HOLLYWOOD (CBSLA) — A new restrictive law passed in Georgia meant to limit women seeking abortions has Hollywood actresses saying the B word — as in “boycott.”
CBS2/KCAL9 reporter Jeff Nguyen attended the Race to Erase MS event Friday evening at the Beverly Hilton. The abortion law had everyone on the red carpet talking. He said “reaction was strong.”
It’s called “The Heartbeat Law” and would ban an abortion once a heartbeat is detected. This week, Georgia’s republican governor signed the bill.
Actress-activist Alyssa Milano, now starring on Netflix’s “Insatiable,” was one of the first stars to call for a boycott of the peach state.
Constance Zimmer, who was on Netflix’s “House of Cards”, says she won’t work in Georgia.
“I don’t want to work in Georgia. It doesn’t mean that everybody in Georgia is bad. But the people making the decisions are clearly not aware of what is happening in the world,” Zimmer said.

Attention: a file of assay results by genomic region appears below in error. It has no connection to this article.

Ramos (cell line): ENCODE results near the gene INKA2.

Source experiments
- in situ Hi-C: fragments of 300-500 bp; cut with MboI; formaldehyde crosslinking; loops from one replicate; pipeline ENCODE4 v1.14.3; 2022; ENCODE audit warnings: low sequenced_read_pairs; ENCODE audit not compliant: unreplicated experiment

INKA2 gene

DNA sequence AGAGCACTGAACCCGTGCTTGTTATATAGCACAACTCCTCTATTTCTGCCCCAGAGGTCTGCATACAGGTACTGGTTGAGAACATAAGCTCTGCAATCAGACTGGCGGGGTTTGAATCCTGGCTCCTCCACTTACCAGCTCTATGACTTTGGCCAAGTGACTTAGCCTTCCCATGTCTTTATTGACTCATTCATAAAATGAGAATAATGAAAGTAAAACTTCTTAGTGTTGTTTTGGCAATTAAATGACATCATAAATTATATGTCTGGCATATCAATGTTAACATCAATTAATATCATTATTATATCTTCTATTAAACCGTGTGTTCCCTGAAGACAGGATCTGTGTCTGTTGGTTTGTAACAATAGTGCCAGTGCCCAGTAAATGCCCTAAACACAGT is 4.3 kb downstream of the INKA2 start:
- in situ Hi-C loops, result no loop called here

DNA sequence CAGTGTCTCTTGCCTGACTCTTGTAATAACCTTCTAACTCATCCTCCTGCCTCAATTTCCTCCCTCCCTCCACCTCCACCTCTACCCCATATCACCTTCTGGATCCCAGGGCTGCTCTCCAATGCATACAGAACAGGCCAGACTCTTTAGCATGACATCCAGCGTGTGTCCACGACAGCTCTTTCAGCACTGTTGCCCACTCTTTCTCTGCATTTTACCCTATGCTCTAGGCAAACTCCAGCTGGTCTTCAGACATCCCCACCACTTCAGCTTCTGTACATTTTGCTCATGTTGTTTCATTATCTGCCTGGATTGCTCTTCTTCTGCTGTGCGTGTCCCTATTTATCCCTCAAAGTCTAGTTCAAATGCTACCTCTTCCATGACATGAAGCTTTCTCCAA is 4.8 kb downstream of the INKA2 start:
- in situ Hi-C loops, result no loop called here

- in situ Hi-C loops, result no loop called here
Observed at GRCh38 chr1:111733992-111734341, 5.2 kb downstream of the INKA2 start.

The production team behind the Netflix show “Ozark” said they pledged to no longer shoot in the state.
Movie and TV projects have put an estimated $2.7 billion into the peach state’s economy.
Tia Carrere, who s\has a new show coming out on Netflix, also says she won’t work in Georgia. She believes the abortion law is an attempt to ultimately overturn Roe vs. Wade.
“This is dangerous ground we’re treading on,” she said, “I think we have to go to Georgia right now and push back and push back hard.”
Tommy Chong of Cheech and Chong fame, supports the boycott. “Any boycott to support a woman’s right to choose? You know, come on.”
Javicia Leslie, who stars on CBS’ “God Friended Me” added her name to the chorus of actresses who said they don’t have Georgia on their mind. Leslie told Nguyen it’s important for people to stand up to what they believe and she said she would turn down a production if the abortion ban remains in place.
“I commend all my actors who are taking a stand and turning down the work,” she said, “That’s a big deal.”
The proposed abortion law will likely face a lengthy court battle even before it’s set to go into law in January.